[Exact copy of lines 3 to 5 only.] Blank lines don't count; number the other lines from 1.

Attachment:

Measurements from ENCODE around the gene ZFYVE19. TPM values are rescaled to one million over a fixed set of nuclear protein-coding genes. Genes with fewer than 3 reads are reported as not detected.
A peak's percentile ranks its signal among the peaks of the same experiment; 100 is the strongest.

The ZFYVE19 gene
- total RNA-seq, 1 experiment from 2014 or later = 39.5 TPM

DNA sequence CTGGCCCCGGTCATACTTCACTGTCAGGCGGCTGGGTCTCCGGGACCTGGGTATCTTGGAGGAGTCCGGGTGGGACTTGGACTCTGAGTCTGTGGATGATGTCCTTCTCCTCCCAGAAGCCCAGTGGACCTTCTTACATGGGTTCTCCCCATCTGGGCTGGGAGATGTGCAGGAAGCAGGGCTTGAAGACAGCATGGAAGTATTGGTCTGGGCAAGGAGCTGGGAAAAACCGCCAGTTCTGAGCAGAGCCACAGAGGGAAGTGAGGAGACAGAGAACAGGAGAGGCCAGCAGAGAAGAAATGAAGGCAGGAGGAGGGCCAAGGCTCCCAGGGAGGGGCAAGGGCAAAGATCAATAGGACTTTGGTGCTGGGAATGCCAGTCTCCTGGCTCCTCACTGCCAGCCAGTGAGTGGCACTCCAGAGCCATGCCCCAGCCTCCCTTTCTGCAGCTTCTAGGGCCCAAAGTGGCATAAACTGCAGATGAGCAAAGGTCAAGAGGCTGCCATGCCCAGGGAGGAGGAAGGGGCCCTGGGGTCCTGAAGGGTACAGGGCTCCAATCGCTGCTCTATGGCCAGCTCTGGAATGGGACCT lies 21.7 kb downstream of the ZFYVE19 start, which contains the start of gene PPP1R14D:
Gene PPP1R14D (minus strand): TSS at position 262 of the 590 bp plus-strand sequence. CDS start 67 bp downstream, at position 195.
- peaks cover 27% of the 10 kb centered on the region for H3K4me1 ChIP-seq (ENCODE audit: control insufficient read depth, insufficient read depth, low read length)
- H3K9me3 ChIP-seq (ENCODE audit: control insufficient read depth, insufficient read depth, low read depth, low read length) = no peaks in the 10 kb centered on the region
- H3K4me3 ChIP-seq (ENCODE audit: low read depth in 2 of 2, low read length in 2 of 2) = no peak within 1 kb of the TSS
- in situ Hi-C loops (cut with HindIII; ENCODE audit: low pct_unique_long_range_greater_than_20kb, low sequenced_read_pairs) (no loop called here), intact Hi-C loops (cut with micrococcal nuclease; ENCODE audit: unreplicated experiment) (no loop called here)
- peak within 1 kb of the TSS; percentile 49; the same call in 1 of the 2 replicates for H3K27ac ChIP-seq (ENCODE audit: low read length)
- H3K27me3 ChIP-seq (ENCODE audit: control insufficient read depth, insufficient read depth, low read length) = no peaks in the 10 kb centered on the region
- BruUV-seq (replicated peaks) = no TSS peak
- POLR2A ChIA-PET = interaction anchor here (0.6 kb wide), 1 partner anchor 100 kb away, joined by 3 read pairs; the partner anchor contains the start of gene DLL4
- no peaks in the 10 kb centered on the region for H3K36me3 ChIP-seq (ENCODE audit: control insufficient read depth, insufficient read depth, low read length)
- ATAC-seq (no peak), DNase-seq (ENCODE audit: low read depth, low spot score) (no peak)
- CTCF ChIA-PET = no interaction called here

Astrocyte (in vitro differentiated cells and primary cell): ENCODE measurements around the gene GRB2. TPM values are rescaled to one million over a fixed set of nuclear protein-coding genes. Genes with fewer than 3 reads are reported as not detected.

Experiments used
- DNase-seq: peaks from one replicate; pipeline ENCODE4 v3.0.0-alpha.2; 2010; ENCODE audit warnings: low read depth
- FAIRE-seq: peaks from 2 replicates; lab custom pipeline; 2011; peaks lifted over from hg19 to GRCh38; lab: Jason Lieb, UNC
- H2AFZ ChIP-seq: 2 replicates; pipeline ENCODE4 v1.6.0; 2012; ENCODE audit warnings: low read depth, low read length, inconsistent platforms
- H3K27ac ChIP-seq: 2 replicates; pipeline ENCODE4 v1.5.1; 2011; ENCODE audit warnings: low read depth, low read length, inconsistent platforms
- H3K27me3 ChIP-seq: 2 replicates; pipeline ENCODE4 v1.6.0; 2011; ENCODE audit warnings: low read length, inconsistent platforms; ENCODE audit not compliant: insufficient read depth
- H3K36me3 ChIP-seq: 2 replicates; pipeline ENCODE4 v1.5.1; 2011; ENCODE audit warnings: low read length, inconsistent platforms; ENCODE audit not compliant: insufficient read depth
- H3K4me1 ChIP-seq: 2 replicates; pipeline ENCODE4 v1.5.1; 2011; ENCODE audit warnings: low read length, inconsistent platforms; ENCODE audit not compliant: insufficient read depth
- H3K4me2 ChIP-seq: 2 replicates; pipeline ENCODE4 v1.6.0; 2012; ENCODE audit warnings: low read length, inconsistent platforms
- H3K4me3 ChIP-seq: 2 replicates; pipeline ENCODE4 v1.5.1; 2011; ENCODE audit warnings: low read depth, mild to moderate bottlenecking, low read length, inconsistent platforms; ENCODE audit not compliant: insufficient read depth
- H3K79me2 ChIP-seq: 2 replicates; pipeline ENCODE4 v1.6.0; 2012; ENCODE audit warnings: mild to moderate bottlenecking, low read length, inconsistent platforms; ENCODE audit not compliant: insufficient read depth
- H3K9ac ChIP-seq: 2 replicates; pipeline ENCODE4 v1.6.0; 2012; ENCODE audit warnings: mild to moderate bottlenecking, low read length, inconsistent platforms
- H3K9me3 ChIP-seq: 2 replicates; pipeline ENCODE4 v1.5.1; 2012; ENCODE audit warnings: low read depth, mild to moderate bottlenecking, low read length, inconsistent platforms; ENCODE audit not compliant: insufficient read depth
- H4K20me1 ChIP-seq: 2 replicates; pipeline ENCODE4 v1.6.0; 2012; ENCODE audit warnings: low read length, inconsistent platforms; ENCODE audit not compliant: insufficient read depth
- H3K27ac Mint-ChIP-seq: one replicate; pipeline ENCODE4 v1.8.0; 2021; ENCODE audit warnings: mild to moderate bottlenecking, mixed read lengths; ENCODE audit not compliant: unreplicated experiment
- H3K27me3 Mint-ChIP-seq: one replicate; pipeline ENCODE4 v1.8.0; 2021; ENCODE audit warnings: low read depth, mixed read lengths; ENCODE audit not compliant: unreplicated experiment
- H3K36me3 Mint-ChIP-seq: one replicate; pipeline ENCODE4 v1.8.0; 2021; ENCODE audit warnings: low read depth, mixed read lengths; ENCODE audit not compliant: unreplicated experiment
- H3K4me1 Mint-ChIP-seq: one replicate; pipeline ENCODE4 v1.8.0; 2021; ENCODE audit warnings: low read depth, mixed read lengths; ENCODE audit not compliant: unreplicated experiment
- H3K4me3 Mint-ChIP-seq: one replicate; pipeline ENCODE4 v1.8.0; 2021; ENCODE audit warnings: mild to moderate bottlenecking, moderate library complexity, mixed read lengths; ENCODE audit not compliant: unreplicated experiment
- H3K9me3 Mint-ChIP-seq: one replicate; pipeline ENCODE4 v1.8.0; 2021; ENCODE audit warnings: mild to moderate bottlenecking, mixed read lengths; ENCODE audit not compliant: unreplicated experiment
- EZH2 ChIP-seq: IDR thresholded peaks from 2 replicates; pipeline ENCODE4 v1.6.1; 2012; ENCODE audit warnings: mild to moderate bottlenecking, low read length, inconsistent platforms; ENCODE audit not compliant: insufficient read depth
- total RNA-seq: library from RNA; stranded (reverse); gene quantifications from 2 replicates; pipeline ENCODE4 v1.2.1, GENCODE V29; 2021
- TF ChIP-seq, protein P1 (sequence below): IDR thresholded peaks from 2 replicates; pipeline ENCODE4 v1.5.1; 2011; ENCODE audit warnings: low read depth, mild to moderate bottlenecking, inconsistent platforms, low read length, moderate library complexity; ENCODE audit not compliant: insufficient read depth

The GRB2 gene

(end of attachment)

The ZFYVE19 gene
- total RNA-seq, 1 experiment from 2014 or later = 39.5 TPM

DNA sequence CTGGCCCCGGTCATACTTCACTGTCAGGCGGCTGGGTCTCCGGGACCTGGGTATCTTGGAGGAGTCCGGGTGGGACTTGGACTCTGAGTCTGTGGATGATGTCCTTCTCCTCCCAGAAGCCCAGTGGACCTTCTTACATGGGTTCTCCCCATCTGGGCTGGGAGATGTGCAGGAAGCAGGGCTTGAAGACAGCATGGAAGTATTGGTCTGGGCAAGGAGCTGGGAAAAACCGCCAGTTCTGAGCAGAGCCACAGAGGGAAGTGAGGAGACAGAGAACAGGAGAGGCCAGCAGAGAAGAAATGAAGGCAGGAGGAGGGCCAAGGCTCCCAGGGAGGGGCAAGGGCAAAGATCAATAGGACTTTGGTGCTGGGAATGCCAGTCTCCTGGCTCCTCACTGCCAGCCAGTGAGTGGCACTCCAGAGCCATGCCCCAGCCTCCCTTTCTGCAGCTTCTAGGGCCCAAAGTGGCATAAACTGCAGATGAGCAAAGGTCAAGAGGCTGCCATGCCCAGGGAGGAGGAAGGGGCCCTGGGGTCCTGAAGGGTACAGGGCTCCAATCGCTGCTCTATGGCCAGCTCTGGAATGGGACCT lies 21.7 kb downstream of the ZFYVE19 start, which contains the start of gene PPP1R14D: